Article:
Researchers explain how.
Washington: According to a recent study, one can manage hypertension by turning up the thermostat.
Comparing blood pressure readings of people in their own homes with temperature readings, the researchers at University College London found that lower indoor temperatures were linked to higher blood pressure.
"Our research has helped to explain the higher rates of hypertension, as well as potential increases in deaths from stroke and heart disease, in the winter months, suggesting indoor temperatures should be taken more seriously in diagnosis and treatment decisions, and in public health messages," said senior author Dr Stephen Jivraj.
"Among other diet and lifestyle changes people can make to reduce high blood pressure, our findings suggest that keeping homes a bit warmer could also be beneficial," he added.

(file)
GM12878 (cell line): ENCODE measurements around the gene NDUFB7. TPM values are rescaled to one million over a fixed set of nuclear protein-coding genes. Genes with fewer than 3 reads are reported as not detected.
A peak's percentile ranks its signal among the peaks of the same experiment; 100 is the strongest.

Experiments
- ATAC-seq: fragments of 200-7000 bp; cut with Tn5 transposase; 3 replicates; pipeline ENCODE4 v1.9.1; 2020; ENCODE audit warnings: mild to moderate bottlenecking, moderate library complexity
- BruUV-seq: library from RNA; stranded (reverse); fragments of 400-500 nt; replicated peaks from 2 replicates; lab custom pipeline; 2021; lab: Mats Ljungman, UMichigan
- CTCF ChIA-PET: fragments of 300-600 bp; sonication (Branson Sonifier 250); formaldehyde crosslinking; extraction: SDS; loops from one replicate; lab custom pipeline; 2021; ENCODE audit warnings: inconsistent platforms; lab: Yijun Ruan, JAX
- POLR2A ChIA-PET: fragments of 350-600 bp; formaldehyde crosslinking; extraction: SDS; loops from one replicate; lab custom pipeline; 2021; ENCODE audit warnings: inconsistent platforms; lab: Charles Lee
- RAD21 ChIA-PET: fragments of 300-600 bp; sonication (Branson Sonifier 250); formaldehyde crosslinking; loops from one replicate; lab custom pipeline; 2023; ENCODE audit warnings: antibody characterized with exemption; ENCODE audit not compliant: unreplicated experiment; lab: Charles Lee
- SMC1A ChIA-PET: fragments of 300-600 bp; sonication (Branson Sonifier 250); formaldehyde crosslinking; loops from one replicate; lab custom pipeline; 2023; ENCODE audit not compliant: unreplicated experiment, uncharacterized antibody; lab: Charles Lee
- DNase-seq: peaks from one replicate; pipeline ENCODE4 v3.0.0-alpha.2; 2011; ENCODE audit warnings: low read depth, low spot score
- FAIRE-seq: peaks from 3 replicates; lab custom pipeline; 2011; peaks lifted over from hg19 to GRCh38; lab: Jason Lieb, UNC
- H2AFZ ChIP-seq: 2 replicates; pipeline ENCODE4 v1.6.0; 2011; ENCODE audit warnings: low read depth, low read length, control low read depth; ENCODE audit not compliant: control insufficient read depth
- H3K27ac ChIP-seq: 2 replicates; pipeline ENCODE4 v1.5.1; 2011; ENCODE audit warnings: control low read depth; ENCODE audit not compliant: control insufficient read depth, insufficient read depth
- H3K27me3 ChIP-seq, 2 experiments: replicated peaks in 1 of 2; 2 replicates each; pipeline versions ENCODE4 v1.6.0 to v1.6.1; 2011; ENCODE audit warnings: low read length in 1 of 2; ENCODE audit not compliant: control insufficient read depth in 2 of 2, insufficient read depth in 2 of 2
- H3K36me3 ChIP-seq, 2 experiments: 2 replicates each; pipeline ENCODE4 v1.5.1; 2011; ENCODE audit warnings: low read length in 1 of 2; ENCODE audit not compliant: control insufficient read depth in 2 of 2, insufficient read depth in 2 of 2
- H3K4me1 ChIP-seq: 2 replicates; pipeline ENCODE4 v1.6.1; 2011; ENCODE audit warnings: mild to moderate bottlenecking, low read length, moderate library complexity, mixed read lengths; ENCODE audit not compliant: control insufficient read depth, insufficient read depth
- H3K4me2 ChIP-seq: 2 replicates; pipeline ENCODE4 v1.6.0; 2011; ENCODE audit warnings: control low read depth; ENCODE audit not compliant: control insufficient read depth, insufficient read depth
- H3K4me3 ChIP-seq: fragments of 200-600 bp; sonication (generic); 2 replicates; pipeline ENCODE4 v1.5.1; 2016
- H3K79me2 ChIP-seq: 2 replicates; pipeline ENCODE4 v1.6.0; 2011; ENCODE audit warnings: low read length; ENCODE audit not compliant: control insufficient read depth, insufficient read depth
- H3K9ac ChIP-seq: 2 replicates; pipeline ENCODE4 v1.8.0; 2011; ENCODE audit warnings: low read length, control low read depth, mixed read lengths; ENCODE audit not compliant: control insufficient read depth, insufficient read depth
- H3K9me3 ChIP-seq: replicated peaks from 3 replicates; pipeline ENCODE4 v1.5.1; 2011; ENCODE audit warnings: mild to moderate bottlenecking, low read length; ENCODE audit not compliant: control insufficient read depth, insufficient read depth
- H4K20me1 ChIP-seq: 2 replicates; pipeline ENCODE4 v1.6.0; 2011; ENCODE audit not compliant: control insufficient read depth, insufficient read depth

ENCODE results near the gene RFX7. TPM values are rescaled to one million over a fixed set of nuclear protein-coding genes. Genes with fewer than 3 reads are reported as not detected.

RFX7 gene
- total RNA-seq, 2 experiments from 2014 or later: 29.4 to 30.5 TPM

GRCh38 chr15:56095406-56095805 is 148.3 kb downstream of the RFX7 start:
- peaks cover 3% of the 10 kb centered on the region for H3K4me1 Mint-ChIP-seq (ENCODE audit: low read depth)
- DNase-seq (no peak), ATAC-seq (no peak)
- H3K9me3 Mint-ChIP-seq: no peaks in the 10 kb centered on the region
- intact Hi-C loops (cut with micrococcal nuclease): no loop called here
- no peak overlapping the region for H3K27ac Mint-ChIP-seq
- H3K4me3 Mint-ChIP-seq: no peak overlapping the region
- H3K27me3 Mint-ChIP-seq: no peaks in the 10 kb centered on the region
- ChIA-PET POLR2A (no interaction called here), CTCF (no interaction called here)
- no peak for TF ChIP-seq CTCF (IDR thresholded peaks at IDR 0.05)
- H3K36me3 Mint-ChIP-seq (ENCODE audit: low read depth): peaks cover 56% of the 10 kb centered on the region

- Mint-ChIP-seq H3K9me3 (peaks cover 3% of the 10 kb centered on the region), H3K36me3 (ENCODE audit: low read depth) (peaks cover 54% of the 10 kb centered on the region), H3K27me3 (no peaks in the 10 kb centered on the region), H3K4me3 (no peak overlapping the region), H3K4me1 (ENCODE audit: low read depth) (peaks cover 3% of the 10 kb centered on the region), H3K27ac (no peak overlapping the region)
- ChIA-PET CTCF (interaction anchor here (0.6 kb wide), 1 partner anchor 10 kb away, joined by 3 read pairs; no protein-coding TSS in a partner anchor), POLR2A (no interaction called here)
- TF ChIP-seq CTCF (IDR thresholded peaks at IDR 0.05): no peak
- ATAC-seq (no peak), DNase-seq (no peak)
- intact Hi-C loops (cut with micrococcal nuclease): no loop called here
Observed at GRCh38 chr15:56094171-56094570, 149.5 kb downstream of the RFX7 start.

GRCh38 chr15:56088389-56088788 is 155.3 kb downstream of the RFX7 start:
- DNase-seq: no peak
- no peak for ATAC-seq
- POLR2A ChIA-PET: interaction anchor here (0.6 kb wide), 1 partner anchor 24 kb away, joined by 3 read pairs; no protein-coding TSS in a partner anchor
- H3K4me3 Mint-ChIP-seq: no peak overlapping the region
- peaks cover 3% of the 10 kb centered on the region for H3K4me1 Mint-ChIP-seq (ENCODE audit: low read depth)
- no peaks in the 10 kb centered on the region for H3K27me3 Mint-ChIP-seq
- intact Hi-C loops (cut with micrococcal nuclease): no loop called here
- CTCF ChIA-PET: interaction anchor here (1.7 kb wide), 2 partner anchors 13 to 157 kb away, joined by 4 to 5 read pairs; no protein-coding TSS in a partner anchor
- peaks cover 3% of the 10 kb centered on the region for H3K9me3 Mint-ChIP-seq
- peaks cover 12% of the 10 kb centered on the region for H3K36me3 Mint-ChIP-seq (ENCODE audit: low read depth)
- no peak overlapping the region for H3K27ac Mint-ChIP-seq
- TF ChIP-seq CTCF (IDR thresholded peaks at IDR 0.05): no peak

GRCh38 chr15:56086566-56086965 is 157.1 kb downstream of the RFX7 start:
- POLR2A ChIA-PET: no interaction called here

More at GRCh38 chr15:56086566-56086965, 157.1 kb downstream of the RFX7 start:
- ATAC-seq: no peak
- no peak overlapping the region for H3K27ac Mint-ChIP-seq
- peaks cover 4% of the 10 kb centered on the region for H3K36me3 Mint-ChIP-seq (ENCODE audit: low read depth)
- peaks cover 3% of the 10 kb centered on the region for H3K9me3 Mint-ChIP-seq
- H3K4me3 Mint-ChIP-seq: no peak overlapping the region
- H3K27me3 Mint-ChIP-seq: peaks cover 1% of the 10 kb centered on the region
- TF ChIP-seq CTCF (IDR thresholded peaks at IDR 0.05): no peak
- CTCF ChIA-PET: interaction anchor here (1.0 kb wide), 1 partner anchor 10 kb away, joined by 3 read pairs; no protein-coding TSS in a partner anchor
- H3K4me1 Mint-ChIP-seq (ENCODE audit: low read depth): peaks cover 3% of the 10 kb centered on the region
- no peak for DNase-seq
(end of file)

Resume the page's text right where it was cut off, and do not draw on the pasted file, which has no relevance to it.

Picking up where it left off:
The researchers found that every one degree Celsius decrease in indoor temperature was associated with a rise of 0.48 mmHg in systolic blood pressure and 0.45 mmHg in diastolic blood pressure.
Ideal blood pressure is considered to be between 90/60 mmHg and 120/80 mmHg. Blood pressure readings consist of two figures given together: systolic pressure, the force of the heart's contraction, and diastolic pressure, the resistance in the blood vessels.
The research team found that average systolic and diastolic blood pressure were 126.64 mmHg and 74.52 mmHg, respectively, for people in the coolest homes in the study, compared with 121.12 mmHg and 70.51 mmHg, respectively, in the warmest homes.
The research team found the effect of indoor temperature on blood pressure was stronger among people who do not exercise regularly, suggesting that physical activity could mitigate the risk of living in a cool environment and that people who do not exercise need to keep warmer to manage their blood pressure.
The study has been published in the Journal of Hypertension.